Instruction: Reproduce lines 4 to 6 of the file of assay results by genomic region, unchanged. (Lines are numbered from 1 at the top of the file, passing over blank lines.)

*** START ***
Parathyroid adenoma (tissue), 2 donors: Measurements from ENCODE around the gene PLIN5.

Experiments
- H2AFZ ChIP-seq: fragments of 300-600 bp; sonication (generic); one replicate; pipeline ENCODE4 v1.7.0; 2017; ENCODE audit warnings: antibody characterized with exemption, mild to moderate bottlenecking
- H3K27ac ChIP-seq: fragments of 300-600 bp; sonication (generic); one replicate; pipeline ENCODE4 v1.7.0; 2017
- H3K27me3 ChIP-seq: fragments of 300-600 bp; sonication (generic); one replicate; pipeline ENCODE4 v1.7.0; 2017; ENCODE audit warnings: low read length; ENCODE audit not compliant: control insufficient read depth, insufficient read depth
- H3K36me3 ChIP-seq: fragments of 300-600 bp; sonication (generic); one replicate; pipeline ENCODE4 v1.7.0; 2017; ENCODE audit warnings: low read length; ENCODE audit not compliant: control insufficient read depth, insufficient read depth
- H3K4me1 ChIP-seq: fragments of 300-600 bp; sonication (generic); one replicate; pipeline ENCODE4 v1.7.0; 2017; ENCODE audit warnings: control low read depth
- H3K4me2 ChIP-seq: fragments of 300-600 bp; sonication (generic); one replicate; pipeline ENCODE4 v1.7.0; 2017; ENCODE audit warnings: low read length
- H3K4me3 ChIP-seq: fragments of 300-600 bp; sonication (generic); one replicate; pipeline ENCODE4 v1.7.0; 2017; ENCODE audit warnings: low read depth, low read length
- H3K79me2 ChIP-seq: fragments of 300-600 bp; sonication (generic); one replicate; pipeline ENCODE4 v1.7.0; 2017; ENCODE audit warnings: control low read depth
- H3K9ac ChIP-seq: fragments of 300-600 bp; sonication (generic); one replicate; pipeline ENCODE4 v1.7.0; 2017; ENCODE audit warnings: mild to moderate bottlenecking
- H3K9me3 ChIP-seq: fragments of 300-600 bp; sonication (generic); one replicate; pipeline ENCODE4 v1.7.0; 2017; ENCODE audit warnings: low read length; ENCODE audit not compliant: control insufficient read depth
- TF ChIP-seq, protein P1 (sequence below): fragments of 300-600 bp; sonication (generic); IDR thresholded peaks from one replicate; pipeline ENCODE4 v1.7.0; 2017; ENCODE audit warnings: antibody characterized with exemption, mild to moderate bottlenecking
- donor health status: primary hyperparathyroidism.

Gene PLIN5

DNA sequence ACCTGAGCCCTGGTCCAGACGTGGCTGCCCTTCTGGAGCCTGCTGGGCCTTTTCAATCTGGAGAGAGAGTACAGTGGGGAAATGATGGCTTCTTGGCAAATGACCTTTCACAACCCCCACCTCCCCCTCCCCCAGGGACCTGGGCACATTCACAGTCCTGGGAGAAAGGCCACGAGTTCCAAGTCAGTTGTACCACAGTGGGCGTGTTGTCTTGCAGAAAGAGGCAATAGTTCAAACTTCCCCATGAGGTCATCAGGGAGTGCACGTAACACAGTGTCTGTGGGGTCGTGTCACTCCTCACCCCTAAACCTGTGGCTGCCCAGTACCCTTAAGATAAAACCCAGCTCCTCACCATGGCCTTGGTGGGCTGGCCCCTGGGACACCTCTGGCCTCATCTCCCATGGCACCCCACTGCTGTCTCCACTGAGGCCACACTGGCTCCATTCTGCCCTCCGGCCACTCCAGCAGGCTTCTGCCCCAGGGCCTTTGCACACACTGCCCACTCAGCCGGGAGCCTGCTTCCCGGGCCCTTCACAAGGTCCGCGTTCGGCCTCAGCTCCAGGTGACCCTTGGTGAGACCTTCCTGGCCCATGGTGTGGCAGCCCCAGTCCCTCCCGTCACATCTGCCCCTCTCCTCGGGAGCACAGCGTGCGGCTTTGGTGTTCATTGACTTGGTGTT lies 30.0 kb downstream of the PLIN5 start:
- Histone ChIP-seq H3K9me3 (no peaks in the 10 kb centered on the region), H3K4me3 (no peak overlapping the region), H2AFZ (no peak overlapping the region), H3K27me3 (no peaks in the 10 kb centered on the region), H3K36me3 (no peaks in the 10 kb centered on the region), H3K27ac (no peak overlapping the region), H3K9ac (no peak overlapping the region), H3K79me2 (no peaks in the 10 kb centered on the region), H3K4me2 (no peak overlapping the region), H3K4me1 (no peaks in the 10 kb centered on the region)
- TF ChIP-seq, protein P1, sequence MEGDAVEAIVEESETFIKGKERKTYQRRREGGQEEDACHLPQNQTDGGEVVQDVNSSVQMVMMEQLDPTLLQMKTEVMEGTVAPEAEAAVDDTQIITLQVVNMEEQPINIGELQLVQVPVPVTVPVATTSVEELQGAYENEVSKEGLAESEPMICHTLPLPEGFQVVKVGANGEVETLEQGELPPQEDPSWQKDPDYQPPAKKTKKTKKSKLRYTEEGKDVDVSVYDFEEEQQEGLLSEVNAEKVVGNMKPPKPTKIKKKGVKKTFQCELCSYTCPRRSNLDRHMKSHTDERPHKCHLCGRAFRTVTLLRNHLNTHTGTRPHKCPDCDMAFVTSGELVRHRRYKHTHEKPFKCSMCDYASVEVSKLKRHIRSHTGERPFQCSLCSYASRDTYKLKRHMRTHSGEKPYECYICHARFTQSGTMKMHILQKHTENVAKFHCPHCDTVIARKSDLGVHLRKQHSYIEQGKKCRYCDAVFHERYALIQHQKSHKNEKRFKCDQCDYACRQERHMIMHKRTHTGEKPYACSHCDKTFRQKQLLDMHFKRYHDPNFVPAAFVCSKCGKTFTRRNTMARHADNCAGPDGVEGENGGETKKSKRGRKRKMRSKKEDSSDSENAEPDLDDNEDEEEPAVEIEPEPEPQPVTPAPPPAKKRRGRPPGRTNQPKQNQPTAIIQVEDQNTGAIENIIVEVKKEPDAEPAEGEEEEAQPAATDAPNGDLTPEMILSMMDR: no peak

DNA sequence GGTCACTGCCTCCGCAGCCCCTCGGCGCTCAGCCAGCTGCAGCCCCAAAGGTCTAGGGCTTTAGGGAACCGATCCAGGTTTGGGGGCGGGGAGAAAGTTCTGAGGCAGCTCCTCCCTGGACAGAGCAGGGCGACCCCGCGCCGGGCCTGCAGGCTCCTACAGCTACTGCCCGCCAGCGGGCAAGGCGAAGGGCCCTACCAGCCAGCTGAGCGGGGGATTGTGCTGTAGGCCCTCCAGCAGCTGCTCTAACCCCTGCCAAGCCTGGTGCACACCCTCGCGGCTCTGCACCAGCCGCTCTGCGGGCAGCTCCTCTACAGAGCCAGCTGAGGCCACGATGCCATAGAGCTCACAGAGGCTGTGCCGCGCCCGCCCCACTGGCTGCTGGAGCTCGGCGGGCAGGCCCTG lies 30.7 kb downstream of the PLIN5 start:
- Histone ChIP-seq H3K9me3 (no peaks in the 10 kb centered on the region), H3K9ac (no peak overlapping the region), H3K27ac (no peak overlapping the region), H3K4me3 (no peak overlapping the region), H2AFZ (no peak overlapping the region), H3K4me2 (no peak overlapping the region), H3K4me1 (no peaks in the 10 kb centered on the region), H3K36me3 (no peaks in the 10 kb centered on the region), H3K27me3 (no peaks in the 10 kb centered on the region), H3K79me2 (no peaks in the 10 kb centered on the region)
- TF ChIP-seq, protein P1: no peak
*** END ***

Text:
- H3K27ac ChIP-seq: fragments of 300-600 bp; sonication (generic); one replicate; pipeline ENCODE4 v1.7.0; 2017
- H3K27me3 ChIP-seq: fragments of 300-600 bp; sonication (generic); one replicate; pipeline ENCODE4 v1.7.0; 2017; ENCODE audit warnings: low read length; ENCODE audit not compliant: control insufficient read depth, insufficient read depth
- H3K36me3 ChIP-seq: fragments of 300-600 bp; sonication (generic); one replicate; pipeline ENCODE4 v1.7.0; 2017; ENCODE audit warnings: low read length; ENCODE audit not compliant: control insufficient read depth, insufficient read depth